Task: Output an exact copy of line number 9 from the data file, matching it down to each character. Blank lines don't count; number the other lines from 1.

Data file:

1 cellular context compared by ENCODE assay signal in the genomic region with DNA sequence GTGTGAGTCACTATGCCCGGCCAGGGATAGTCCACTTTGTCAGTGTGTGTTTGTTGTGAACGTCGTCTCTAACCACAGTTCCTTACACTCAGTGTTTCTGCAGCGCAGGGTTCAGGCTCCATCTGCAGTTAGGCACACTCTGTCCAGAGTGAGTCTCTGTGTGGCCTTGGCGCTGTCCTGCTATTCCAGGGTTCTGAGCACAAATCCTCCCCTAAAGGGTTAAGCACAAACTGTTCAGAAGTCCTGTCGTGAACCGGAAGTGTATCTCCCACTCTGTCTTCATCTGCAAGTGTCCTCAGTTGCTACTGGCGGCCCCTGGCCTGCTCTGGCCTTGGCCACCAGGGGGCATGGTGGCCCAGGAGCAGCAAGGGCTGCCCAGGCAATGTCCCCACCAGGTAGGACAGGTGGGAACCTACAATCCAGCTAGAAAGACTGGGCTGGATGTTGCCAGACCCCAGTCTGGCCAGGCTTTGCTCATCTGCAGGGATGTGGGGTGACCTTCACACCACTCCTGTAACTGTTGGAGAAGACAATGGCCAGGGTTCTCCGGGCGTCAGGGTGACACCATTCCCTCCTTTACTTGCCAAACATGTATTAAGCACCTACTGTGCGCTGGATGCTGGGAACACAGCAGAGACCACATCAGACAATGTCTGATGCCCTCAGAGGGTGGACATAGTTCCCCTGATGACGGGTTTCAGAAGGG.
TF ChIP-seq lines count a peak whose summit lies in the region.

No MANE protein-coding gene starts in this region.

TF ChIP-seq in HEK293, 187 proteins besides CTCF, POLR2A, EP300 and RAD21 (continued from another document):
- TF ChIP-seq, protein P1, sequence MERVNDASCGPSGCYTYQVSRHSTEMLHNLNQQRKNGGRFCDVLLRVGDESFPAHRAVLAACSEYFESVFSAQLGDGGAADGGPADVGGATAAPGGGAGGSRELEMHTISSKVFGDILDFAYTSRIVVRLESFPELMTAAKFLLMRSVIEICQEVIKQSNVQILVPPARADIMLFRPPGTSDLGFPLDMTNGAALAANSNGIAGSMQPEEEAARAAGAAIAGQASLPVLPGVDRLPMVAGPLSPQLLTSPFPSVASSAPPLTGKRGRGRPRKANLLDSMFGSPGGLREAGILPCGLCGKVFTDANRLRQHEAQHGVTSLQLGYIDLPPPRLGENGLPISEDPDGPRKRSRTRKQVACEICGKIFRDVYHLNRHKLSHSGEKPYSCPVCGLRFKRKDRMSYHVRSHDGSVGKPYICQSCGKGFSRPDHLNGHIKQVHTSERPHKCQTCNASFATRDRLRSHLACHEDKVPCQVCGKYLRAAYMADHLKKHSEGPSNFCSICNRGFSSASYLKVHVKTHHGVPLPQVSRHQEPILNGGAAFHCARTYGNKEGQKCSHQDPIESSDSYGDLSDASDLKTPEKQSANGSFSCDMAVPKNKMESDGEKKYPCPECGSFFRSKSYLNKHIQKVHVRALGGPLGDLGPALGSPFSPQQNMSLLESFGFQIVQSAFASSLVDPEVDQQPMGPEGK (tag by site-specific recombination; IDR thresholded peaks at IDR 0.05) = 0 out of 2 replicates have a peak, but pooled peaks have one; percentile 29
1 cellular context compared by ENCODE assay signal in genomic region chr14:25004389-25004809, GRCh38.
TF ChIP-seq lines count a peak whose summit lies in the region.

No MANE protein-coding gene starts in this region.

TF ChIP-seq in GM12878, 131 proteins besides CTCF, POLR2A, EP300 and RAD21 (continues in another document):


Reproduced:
TF ChIP-seq in GM12878, 131 proteins besides CTCF, POLR2A, EP300 and RAD21 (continues in another document):